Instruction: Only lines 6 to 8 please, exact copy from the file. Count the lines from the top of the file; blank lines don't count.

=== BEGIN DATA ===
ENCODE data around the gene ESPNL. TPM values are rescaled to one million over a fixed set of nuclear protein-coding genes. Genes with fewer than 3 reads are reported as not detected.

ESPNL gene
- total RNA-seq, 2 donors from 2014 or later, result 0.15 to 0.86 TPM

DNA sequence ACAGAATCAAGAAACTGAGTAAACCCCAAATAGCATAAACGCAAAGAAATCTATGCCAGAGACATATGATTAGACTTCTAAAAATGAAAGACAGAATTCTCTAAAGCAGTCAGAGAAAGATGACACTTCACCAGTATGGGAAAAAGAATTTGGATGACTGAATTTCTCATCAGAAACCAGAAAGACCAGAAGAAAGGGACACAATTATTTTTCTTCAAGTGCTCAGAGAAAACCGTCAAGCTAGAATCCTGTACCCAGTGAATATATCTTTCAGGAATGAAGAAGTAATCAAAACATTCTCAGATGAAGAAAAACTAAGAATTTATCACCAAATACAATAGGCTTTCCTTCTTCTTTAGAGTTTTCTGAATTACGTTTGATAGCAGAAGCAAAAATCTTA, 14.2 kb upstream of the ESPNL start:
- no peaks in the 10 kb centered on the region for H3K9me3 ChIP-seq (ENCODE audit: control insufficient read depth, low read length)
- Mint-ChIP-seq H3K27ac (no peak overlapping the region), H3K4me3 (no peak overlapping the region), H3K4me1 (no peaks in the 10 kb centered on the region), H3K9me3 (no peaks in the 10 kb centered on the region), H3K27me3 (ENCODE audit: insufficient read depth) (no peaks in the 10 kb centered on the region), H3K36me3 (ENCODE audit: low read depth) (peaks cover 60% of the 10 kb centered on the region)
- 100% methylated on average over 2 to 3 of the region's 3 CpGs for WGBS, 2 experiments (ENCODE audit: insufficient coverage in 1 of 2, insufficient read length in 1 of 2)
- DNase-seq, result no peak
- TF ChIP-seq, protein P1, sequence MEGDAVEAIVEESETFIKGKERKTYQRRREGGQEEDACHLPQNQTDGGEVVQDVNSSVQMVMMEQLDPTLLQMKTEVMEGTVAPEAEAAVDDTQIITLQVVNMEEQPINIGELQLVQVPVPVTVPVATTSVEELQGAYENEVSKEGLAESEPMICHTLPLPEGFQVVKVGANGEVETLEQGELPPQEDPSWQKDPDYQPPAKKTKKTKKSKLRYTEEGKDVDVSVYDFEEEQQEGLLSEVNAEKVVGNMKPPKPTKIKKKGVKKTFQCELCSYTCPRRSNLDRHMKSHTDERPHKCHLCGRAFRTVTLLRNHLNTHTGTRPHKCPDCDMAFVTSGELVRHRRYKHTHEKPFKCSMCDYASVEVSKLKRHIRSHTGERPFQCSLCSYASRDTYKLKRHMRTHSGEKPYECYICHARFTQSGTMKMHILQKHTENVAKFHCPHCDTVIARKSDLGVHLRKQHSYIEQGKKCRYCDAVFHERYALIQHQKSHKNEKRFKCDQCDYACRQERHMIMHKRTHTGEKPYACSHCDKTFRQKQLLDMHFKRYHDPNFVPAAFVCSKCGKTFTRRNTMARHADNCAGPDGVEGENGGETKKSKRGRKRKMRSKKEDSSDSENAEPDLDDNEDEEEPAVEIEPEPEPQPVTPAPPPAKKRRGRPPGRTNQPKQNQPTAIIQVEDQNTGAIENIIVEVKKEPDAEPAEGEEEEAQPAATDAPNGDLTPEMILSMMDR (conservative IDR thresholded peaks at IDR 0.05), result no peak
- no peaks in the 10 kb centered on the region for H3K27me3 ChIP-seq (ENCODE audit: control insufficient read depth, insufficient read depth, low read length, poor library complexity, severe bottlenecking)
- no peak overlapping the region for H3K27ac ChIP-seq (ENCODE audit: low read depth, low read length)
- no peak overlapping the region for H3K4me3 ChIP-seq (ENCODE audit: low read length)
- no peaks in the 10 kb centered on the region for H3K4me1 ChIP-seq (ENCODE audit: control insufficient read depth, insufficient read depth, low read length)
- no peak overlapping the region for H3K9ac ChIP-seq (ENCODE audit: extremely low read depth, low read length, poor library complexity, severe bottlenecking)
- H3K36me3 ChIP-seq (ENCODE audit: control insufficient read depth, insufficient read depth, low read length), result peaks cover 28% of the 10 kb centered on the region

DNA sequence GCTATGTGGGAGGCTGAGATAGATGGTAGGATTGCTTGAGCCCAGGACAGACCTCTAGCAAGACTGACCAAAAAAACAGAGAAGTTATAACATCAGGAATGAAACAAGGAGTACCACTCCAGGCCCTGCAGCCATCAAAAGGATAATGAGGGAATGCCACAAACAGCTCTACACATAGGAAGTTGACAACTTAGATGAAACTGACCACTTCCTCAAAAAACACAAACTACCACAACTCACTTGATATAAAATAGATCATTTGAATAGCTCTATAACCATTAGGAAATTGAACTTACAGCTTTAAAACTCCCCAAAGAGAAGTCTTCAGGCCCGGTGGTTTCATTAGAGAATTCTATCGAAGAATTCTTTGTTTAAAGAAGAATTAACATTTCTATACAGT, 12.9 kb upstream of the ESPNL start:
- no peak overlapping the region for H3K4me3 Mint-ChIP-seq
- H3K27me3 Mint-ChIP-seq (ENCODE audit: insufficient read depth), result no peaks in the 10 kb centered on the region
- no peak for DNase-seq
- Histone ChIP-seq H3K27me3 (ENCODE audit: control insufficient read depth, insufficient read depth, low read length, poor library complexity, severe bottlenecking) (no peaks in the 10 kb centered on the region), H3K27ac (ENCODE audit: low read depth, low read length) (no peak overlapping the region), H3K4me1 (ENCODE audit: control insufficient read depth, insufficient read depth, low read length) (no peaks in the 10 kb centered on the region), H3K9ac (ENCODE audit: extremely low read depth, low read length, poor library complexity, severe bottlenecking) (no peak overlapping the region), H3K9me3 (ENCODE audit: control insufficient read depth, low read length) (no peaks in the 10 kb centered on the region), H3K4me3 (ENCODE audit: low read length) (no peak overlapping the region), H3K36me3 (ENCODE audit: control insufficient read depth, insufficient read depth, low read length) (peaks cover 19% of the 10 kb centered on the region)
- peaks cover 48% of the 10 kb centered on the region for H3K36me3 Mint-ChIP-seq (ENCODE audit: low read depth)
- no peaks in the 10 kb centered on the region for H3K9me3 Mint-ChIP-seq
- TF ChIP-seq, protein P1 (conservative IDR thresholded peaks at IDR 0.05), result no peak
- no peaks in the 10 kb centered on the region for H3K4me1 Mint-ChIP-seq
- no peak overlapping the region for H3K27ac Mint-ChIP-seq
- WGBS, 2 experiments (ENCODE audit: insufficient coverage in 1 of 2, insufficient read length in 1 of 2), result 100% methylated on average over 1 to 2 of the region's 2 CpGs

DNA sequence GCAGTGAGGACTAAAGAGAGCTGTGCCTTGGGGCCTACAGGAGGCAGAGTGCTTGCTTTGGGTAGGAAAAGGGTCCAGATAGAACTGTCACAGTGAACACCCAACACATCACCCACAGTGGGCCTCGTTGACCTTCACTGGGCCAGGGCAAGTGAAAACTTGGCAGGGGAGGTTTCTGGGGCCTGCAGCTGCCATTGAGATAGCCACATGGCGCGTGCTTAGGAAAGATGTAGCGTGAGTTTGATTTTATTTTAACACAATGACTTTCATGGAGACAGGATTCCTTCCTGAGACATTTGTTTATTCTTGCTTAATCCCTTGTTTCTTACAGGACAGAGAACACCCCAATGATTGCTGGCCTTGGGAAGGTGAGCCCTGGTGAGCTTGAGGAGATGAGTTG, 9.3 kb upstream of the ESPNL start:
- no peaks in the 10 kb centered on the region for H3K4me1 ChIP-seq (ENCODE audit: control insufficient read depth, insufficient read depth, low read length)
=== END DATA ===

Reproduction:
- Mint-ChIP-seq H3K27ac (no peak overlapping the region), H3K4me3 (no peak overlapping the region), H3K4me1 (no peaks in the 10 kb centered on the region), H3K9me3 (no peaks in the 10 kb centered on the region), H3K27me3 (ENCODE audit: insufficient read depth) (no peaks in the 10 kb centered on the region), H3K36me3 (ENCODE audit: low read depth) (peaks cover 60% of the 10 kb centered on the region)
- 100% methylated on average over 2 to 3 of the region's 3 CpGs for WGBS, 2 experiments (ENCODE audit: insufficient coverage in 1 of 2, insufficient read length in 1 of 2)
- DNase-seq, result no peak